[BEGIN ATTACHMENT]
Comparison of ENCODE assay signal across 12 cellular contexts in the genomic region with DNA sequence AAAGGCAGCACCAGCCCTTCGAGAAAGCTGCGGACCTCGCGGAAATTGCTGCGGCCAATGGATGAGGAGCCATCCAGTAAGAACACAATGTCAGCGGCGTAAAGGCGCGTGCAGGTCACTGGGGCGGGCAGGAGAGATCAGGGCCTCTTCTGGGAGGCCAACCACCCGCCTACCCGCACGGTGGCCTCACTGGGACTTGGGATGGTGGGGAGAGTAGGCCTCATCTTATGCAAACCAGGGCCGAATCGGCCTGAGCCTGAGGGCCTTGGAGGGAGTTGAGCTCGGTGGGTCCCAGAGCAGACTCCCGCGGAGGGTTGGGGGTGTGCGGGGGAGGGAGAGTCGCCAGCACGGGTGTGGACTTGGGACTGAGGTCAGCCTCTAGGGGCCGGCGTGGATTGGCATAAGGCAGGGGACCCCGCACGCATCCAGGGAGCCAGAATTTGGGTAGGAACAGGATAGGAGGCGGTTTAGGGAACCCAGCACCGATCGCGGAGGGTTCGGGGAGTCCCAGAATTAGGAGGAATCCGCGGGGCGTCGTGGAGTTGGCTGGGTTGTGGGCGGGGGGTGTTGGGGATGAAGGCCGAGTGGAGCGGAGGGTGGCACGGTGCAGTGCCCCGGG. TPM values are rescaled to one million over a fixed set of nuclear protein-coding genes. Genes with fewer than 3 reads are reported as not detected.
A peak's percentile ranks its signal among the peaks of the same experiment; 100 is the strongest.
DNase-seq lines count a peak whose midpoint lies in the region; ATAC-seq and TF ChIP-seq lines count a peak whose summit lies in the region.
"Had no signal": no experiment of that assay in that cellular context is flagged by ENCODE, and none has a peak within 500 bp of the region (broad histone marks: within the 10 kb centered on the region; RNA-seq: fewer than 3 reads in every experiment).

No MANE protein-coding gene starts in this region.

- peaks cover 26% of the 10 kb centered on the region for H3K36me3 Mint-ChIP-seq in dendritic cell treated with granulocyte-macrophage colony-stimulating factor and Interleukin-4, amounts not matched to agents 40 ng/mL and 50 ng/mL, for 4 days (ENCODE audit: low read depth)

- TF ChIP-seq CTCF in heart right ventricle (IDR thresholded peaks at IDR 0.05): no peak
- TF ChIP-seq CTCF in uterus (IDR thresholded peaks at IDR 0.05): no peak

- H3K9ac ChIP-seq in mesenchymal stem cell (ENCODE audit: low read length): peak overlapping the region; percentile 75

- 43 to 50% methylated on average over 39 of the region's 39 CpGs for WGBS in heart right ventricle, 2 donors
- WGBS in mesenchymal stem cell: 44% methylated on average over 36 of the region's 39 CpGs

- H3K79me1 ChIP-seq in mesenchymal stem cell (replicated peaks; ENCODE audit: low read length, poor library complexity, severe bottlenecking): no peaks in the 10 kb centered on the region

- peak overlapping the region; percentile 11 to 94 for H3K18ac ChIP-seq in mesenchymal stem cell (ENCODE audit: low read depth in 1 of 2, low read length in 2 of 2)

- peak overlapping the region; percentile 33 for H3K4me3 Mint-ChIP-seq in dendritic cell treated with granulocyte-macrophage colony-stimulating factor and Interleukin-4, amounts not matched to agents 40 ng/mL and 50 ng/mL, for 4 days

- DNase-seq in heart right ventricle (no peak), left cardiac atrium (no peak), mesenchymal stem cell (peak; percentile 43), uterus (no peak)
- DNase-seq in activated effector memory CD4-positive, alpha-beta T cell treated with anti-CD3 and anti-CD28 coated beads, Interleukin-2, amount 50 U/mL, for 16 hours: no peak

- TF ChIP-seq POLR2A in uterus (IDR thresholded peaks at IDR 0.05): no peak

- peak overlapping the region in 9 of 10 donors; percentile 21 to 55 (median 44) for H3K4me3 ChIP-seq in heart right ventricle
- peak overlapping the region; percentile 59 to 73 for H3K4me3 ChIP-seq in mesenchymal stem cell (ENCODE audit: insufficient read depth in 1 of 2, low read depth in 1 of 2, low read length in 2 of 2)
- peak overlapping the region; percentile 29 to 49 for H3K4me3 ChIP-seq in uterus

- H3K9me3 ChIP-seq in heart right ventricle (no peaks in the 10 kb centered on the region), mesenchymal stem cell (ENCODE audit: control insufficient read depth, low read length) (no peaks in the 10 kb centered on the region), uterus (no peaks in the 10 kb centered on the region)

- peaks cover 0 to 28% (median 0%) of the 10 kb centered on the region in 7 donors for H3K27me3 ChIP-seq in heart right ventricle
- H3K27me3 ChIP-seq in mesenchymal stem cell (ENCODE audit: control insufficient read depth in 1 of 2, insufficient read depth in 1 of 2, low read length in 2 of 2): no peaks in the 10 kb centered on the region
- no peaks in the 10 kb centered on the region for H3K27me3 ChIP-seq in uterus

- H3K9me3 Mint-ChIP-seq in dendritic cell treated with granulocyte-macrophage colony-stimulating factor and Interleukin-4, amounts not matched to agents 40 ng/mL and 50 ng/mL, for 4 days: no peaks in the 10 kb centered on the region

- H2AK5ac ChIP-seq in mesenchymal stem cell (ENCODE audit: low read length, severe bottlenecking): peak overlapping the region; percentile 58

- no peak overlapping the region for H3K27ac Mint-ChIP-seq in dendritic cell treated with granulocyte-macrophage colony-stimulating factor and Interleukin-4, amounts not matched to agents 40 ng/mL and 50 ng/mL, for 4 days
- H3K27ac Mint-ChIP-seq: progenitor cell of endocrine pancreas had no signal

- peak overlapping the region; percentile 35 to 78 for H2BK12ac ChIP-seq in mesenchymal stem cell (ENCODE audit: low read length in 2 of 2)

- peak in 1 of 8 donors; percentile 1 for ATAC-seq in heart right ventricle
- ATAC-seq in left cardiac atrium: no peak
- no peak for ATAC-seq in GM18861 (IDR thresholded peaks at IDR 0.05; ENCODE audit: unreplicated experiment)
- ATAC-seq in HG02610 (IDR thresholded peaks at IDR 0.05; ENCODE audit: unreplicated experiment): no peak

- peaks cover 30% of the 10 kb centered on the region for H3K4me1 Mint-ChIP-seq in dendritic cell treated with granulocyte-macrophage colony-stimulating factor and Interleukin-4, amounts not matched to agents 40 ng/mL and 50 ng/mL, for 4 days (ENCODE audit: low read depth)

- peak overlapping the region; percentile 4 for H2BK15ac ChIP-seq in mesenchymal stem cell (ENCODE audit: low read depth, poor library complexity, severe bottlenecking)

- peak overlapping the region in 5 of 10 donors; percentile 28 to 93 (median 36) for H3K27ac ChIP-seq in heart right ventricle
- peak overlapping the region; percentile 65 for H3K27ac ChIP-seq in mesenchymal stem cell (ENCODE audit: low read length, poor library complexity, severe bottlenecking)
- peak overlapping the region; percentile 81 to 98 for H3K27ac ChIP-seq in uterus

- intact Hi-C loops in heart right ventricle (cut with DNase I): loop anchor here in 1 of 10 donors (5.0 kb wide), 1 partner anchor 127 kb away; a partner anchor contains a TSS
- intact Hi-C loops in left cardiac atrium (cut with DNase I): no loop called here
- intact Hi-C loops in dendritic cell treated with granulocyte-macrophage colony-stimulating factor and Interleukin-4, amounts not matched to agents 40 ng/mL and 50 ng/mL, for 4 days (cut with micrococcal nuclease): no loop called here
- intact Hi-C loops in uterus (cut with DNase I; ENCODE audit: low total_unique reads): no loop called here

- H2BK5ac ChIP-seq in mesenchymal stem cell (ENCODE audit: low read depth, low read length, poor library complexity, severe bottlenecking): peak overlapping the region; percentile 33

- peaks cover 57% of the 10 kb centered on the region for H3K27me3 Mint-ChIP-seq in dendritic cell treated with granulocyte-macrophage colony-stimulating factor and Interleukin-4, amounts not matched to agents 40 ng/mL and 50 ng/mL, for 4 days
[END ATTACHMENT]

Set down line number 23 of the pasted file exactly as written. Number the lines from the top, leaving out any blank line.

- H3K27me3 ChIP-seq in mesenchymal stem cell (ENCODE audit: control insufficient read depth in 1 of 2, insufficient read depth in 1 of 2, low read length in 2 of 2): no peaks in the 10 kb centered on the region